Well this game happened and most Loons fans will be left feeling a roller coaster of emotions from this one.
Right before kickoff Minnesota United had to deal with an Luis Amarilla injury, leaving Mason Toye literally minutes to warm up pre kick off. Here was the Loons Starting XI:
Lineup Update— Minnesota United FC (@MNUFC) July 12, 2020
Mason Toye will replace Luis Amarilla in the Starting XI due to a groin injury during warmups pic.twitter.com/qojjNyu7HJ
Up until the hydration break in the 23’ the game was mostly stuck in the midfield. Chase Gaspar had an early physical challenge on Roger Espinoza and was looking to get forward whenever possible. MNUFC was struggling managing the space defensively between the backline and the central midfield pairing of Jan Gregus and Hassani Dotson in moments, but also sometimes sitting too deep, they could not find the required balance together. The only other noteworthy common occurrence was Dotson turning the ball over in midfield. Dotson may be good, but the Loons missed Ozzie in the first half. Then the Loons finally registered a shot thanks to Gregus, which was a good look but a relatively simple save.
Jan almost sent this place into a freaking frenzy...— Minnesota United FC (@MNUFC) July 13, 2020
...so to speak pic.twitter.com/MFLLcKluiX
Below is a simple pattern MNUFC was trying to attack down, the identity this team plays with hasn’t changed regardless of the players on the field. That is a promising sign, even though the first half performance was lackluster.
Minus a bad first touch from Robin Lod, this is a really nice attacking move for #MNUFC down the left side. Chase Gasper (LB) overlaps, Lod cuts inside (which he can do well) for a give-and-go with Dotson. #SKCvMIN pic.twitter.com/u3pd8A4Gqf— Eli Hoff (@byEliHoff) July 13, 2020
Then it happened, Tyler made a mistake, theres no sugar coating that. However I won’t be too hard on it, goalkeepers make mistakes just like the rest of us (the difference is they get criticized more for them). It was bad, but Alan Pulido was magical with the flick to set it up. I know Heath compares Amarilla to Pulido, but this is a part of the game we haven’t seen from Amarilla yet.
That turn by Alan Pulido to start the counter pic.twitter.com/KdZvuXyXAR— ESPN FC (@ESPNFC) July 13, 2020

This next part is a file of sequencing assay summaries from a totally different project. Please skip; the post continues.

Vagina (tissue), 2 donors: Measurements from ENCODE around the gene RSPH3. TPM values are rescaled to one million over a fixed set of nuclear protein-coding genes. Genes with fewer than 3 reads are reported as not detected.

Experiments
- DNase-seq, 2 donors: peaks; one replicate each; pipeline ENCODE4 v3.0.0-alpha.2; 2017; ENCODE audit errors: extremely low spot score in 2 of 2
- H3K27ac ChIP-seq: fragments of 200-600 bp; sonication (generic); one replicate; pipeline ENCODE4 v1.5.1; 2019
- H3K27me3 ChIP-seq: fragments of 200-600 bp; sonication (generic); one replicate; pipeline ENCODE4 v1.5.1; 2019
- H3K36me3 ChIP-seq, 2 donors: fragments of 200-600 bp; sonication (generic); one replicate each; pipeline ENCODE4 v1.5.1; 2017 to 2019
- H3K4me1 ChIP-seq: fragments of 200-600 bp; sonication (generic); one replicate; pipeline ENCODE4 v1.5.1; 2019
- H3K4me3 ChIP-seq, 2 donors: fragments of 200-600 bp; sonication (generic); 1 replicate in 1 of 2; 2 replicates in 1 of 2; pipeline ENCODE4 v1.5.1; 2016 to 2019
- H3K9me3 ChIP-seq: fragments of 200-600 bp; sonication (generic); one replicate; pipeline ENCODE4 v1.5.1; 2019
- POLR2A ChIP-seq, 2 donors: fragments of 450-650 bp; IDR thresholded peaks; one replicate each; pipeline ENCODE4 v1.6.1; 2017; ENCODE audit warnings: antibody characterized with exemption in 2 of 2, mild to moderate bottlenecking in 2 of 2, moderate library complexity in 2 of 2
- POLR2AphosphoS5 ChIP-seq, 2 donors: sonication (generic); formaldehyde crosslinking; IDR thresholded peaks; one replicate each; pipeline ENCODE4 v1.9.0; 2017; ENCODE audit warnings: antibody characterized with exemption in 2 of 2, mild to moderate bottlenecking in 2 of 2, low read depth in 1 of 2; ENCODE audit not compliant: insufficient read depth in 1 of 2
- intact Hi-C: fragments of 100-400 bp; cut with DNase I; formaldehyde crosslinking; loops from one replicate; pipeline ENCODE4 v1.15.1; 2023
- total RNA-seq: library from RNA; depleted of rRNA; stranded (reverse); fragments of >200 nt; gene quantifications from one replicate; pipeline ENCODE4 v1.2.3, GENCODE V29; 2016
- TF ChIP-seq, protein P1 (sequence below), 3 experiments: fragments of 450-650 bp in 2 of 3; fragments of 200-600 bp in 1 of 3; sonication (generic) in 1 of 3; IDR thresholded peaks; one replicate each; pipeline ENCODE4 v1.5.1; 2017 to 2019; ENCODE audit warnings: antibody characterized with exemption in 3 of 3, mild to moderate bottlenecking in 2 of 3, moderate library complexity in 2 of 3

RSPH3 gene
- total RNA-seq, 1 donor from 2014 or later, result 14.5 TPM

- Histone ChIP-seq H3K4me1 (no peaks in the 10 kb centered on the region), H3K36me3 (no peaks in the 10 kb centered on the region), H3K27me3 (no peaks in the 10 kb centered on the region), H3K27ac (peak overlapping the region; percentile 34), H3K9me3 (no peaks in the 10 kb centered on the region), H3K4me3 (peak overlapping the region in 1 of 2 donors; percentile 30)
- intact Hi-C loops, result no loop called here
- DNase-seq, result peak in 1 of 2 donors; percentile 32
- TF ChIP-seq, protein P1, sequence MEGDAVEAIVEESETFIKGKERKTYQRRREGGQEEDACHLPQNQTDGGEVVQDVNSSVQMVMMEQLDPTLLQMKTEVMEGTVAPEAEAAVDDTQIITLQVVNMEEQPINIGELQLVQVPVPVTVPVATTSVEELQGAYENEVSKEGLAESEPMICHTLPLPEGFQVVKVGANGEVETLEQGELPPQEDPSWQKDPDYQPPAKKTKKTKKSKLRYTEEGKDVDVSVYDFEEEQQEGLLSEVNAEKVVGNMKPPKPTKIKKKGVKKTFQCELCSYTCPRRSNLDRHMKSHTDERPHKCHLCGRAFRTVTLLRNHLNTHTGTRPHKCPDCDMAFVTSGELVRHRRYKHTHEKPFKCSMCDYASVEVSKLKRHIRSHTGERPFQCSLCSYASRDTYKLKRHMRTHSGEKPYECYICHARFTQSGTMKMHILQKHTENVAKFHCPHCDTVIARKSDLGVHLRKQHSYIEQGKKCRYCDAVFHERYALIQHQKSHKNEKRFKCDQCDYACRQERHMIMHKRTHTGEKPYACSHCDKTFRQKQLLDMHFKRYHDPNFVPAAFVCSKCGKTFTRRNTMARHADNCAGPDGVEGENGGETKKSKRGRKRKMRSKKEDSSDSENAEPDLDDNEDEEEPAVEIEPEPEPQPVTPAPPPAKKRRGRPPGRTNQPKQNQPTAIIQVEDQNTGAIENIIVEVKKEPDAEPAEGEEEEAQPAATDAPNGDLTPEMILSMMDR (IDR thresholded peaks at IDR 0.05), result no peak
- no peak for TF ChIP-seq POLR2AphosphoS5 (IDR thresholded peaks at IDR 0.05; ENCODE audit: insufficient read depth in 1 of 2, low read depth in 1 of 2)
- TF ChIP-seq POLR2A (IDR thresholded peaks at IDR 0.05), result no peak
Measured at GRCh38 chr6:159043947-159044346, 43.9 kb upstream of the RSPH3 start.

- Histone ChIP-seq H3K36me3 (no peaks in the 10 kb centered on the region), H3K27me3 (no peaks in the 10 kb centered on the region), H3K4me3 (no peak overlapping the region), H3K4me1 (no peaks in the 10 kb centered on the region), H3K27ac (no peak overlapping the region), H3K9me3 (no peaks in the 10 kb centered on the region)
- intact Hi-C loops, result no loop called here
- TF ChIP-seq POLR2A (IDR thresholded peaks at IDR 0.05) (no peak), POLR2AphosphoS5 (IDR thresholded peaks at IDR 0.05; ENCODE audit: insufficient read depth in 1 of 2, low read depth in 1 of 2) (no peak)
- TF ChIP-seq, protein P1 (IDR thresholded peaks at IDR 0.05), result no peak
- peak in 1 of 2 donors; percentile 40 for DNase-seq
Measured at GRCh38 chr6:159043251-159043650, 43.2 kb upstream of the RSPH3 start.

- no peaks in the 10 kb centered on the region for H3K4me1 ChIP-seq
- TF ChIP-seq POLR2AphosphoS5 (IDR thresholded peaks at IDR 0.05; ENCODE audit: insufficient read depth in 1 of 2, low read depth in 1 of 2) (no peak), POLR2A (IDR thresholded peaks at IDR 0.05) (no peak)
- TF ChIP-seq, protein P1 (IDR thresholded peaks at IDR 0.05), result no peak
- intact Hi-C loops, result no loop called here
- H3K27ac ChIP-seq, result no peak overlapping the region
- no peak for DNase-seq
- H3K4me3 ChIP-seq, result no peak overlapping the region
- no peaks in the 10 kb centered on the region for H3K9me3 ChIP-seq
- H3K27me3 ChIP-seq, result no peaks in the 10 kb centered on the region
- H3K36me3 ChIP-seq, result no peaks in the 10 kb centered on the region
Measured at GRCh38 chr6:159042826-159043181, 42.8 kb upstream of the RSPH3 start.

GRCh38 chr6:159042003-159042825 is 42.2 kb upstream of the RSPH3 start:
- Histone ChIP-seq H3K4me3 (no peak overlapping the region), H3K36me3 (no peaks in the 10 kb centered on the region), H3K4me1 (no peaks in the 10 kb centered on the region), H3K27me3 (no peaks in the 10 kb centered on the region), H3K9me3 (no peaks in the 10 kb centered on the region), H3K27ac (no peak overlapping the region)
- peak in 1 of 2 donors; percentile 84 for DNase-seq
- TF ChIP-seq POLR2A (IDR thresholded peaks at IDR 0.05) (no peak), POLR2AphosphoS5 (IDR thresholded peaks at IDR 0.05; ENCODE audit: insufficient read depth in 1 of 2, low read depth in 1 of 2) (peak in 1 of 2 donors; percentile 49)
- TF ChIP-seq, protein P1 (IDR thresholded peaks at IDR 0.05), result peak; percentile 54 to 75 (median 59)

In the 58’ Aaron Schoenfeld came on, and almost immediately the midfield behind him started playing better. Aaron was making consistent decisive runs and the midfielders started finding him leading to many good opportunities for the Loons. Leading to the goal that was disallowed with VAR for Molino being offsides. It was ultimately the right call in my opinion, even though it was not obvious (which is how the rule is determined for MLS VAR but I digress.) VAR is working better here then in most places around the world, and they probably got this call right.
A set piece goal! Worth pointing out that #MNUFC was good on set pieces in March, too.— Eli Hoff (@byEliHoff) July 13, 2020
(Checking for Molino being offside while screening Tim Melia) but still. Finishing rebounds on loose balls like these can be huge in snagging goal against the run of play. pic.twitter.com/obrTD3k2Li
After this goal the team woke up and Aaron Schoenfeld created a couple more chances, one of which lead to Sporting Kansas City’s goalkeeper, Tim Melia, deservedly being sent off. The ensuing free kick by Gregus will be one to forget.
In the remaining minutes MNUFC dominated with the player advantage, but SKC showed they are a veteran team through adapting and taking the right tactical fouls, until finally in the 92’ the ball finally found the back of the net legally, even if it went off of Shelton’s neck.
That wasn’t it for the Loons and they pushed for a winner with the player advantage, notably Kevin Molino was dominating the game in a free role attacking spaces all over the field and around the 18 yard box. He was the “official man of the match,” and would have been mine regardless of the goal. That being said I leave you with the moment of ecstasy.